What my kid is incredible at is being a kid. She is so creative and smart and imaginative and social and curios, all of which computers cannot be. So why aren’t schools encouraging our kids to run with these traits, to dance across the skies like an amateur fireworks display in early November. Why the fuck are schools so determined to turn our kids into robots?

 

As adults we collaborate with each other, we work in teams to solve problems, to come up with new ideas, to encourage the betterment of society and science and humanity and everything that is great; so why the fuck is it called cheating when they collaborate in an exam. Why can’t they talk it through? Oh, because you can’t accurately grade them. Well then don’t fucking grade them. They are children. Encourage, motivate, inspire. They are the things you should be doing, and if you need to grade them, then find a different way to do it because, right now, schools only test for genius in one way, and one way doesn’t encapsulate all kids. Schools mould instead of encourage. They alienate instead of include. They fail the next generation instead of inspire. Character, creativity, inspiration, passion, love, curiosity, exuberance - all of these things are what we need more of; and so they should not be stifled or broken or punished.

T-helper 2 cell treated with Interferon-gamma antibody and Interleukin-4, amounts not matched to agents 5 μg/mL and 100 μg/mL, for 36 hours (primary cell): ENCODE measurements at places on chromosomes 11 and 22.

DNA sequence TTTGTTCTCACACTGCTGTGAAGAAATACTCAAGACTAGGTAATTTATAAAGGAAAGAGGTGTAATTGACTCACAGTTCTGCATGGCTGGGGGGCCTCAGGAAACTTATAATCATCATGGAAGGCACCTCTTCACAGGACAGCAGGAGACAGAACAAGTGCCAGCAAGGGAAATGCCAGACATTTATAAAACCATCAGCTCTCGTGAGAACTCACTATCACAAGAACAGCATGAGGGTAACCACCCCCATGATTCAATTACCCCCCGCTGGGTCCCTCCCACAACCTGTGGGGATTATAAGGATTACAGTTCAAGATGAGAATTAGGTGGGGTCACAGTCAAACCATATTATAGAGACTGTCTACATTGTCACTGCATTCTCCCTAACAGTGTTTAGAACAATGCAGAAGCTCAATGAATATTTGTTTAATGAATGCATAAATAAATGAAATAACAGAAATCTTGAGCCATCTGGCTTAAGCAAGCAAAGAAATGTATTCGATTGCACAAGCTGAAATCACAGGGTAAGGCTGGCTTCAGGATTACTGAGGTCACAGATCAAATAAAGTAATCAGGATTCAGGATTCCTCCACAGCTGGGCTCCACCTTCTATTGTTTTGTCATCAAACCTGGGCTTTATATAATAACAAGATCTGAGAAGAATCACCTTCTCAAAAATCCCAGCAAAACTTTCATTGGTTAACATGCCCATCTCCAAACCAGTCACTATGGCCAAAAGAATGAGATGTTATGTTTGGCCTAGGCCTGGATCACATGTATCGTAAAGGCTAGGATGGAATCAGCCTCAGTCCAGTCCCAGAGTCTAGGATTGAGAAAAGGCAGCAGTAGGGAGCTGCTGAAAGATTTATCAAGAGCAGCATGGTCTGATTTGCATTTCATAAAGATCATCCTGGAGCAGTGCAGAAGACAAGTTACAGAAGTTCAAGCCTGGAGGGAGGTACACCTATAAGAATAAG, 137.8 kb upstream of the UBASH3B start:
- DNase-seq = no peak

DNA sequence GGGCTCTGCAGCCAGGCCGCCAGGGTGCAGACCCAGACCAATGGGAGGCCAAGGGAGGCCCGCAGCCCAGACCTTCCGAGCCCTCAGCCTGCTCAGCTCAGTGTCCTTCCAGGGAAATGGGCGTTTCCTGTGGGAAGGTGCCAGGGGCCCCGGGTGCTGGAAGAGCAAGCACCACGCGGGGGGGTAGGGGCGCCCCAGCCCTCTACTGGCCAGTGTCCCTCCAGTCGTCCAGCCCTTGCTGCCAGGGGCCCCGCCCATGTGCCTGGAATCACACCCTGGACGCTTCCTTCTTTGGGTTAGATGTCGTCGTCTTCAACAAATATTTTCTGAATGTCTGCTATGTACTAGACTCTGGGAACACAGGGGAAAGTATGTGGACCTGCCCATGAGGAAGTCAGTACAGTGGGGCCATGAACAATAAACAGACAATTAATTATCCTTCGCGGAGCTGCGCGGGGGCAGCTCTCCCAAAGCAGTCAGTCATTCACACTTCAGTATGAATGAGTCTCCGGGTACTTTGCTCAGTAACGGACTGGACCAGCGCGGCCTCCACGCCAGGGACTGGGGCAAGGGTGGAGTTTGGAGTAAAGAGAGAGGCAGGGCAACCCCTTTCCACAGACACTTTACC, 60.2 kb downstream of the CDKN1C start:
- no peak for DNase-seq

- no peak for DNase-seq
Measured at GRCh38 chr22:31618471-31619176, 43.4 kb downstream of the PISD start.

The current system - the unhealthy dragooning of children, putting them in rows and demanding they remember fact after fact has been made redundant by computers - was designed to create a workforce that was desirable to factory owners in the nineteenth century; factory owners that needed to employ a workforce that wouldn’t think for itself, collaborate, think or get creative. They needed people that would simply sit down and produce the same work at the same rate and to the same standard as the people next to them; they needed to be fucking machines. Well those days are gone and the world needs more storytellers, more poets, more artists, more restorers, more healers and more lovers of every kind. We need more humans, not more machines.